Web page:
Thursday marked the conclusion of “Modeling Week” here at Ellery Partners – a four session introduction to DCF and LBO modeling. It is something that I know most all of the interns were interested in learning more about, and we were lucky enough to be taught by two individuals whose combined experience includes investment banking, private equity, and consulting (shoutout Beth and Orlando). Being an older intern (I graduated from Notre Dame this past Spring), I have a little more experience and have been exposed to these topics in school. Nevertheless, I learned quite a bit this week. Beth and Orlando took time to explain the intuition behind each area which brought my understanding of each topic to a new level.
Beth taught days 1-3, the DCF portion. Here we discussed comps and what kind of characteristics make a comp viable. Some important things to think about here include size, stage, geography, revenue, capital structure, and, of course, what the business actually does. We looked at public car manufacturers. I chose to analyze Fiat Chrysler with the competitors being GM, Ford, Toyota, and Honda. After choosing comps we went through making projections. In this stage you need to make decisions on future revenue, costs, and operating expenses for your firm. We thought about two ways of doing this: (1) using growth stage and macro trends or (2) projecting actual unit sales for the company. These assumptions get you to EBIT. We next made assumptions regarding D&A, Capex, and NWC to get to our FCF. While you can spend a lot of time making these assumptions, we were more focused on the process of getting to FCF. Finally, making an assumption about capital structure allowed us to get to our WACC (discount rate) and find the NPV of our company. While this is a very high level look at what we did, the most important take away I had can be summed up by a phrase Beth shared with us: “put garage in, get garbage out.” As you may have noticed, I used the word “assumption” quite often in describing what we did. In order to make a practical model, you really need to spend time to make realistic assumptions regarding various aspects of your company and have tangible reasons as to why you made those decisions.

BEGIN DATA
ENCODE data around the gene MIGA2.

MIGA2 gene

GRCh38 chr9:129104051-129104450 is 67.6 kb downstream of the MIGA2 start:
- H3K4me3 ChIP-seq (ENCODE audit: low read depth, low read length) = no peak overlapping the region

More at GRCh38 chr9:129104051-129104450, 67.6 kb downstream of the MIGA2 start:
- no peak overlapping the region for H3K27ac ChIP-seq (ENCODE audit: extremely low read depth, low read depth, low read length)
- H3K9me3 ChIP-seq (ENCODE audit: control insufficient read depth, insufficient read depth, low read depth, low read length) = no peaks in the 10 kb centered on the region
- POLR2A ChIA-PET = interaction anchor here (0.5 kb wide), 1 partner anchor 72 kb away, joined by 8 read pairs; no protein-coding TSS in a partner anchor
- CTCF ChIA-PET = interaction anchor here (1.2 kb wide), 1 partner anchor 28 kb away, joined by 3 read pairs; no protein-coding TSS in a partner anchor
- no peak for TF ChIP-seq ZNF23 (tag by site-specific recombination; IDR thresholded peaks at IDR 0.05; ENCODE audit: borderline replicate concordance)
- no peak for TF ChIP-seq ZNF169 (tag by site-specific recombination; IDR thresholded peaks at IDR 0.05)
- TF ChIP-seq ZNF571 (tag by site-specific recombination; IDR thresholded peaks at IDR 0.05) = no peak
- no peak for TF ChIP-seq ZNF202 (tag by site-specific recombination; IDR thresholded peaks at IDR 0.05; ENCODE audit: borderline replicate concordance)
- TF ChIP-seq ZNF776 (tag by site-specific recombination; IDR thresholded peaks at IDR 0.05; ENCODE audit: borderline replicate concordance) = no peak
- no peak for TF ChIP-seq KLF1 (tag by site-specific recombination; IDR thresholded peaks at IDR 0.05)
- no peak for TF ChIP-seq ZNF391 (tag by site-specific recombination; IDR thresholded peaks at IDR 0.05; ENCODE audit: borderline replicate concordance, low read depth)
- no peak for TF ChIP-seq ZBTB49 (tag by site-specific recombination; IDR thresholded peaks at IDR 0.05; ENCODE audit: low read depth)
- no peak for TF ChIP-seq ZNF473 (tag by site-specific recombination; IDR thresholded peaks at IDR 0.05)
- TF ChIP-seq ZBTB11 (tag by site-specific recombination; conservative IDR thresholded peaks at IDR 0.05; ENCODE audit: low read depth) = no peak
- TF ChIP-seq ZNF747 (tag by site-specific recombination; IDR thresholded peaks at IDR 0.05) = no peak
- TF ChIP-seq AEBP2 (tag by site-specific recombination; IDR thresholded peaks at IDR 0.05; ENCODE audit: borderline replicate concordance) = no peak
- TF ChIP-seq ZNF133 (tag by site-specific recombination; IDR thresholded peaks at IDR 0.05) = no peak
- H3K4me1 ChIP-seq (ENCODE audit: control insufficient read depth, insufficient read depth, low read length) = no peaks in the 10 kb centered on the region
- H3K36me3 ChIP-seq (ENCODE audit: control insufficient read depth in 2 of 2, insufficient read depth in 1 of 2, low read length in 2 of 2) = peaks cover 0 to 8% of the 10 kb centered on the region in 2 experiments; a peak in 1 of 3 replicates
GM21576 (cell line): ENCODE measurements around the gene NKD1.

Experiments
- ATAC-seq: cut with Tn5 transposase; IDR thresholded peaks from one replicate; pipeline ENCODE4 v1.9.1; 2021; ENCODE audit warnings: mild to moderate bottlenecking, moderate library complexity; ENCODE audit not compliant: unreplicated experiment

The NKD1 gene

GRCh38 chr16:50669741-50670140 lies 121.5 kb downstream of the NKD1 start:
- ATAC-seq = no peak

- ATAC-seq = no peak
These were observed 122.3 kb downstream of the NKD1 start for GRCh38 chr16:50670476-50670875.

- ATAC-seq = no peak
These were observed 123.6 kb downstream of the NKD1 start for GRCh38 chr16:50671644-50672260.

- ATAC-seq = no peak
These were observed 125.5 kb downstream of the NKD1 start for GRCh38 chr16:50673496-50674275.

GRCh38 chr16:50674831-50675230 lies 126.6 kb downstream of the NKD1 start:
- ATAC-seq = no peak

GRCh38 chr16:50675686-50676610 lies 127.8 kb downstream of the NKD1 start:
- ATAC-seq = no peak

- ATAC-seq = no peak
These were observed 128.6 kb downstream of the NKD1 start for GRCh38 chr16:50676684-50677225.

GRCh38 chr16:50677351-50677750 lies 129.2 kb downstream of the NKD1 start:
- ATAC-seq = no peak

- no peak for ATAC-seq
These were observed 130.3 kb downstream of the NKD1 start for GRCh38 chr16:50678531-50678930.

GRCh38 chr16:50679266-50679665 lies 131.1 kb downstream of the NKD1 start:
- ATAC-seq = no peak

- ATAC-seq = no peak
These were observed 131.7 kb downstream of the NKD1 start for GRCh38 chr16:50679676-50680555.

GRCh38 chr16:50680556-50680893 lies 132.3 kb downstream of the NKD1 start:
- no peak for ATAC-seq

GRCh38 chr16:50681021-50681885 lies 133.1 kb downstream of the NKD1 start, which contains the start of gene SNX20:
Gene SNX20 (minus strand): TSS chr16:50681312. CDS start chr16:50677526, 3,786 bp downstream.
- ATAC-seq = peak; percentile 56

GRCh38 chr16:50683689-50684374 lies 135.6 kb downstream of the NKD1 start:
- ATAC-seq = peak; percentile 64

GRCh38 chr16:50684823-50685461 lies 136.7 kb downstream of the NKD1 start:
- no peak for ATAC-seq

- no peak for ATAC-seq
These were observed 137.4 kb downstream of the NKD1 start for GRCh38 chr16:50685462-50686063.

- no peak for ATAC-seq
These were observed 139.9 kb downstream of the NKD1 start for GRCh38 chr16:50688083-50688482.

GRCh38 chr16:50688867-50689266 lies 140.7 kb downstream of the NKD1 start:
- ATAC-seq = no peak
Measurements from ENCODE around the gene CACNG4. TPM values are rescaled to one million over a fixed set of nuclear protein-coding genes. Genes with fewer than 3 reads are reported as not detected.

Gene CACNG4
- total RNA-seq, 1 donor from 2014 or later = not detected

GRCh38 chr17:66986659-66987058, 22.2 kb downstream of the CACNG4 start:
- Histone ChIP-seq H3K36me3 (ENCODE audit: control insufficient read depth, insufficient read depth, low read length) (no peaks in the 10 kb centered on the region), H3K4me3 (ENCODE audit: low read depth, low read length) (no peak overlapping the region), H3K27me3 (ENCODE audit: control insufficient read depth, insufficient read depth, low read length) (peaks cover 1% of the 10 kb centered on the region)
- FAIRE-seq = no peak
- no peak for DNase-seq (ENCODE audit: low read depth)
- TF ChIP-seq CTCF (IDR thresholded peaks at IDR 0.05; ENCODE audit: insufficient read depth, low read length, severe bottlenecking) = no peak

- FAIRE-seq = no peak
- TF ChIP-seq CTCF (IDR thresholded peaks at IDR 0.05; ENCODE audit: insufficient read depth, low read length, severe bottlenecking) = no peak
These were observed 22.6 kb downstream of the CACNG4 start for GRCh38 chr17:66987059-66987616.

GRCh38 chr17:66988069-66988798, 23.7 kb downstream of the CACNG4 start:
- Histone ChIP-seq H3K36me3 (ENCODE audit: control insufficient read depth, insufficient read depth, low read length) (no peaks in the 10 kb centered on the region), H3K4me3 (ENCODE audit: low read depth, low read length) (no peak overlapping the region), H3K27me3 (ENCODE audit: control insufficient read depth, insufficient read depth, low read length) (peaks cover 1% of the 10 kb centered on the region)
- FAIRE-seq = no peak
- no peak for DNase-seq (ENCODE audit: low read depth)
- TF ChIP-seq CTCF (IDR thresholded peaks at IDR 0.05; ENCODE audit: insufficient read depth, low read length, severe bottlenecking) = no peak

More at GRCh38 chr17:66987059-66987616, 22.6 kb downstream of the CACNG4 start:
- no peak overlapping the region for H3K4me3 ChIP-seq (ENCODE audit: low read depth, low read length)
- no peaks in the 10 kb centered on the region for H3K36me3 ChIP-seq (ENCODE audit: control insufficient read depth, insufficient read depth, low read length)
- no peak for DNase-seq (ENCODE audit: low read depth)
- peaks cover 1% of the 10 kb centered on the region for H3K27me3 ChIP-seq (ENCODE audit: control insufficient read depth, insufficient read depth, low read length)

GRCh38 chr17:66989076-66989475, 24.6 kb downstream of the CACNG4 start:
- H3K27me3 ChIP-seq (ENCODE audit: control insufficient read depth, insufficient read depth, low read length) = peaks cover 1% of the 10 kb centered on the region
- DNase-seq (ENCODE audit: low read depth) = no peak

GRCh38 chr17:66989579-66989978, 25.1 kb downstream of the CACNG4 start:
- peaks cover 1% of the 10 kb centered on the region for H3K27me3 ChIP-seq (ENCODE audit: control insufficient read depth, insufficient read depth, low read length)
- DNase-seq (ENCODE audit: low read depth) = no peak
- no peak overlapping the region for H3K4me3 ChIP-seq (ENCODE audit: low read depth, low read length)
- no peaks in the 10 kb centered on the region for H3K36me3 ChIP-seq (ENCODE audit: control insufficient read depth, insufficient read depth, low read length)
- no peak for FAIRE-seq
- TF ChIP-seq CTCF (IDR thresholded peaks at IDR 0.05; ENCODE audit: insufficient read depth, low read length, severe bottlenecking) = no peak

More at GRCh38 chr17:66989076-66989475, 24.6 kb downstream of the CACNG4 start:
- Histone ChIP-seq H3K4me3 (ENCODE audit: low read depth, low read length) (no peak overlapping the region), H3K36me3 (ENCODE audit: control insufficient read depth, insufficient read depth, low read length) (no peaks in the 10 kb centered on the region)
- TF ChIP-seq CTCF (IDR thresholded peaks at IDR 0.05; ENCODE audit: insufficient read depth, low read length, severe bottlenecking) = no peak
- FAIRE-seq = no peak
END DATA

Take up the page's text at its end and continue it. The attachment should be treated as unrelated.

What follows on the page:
Session 4 was led by Orlando and gave us a shortened (yet still very complex, in my opinion) LBO model. It starts out similarly with the DCF in making assumptions and getting to your EBIT, but really takes off from there. In an LBO, you utilize debt to make the purchase and then pay down this debt throughout the period that you own the firm. So, you have to incorporate the debt you will take on and how will pay this down, and how this ultimately affects the value of your firm. While it may sound simple, it is extremely complex. Yet, Orlando laid it out in a very detailed step by step process to the point where we are currently building our own (based on his model).
I think I speak for all the interns in saying that we learned a lot this week due to the way Beth and Orlando taught us these complex subjects. Taking the time to learn the intuition behind each aspect and how it fits into the whole was very beneficial in truly understanding DCF and LBO models.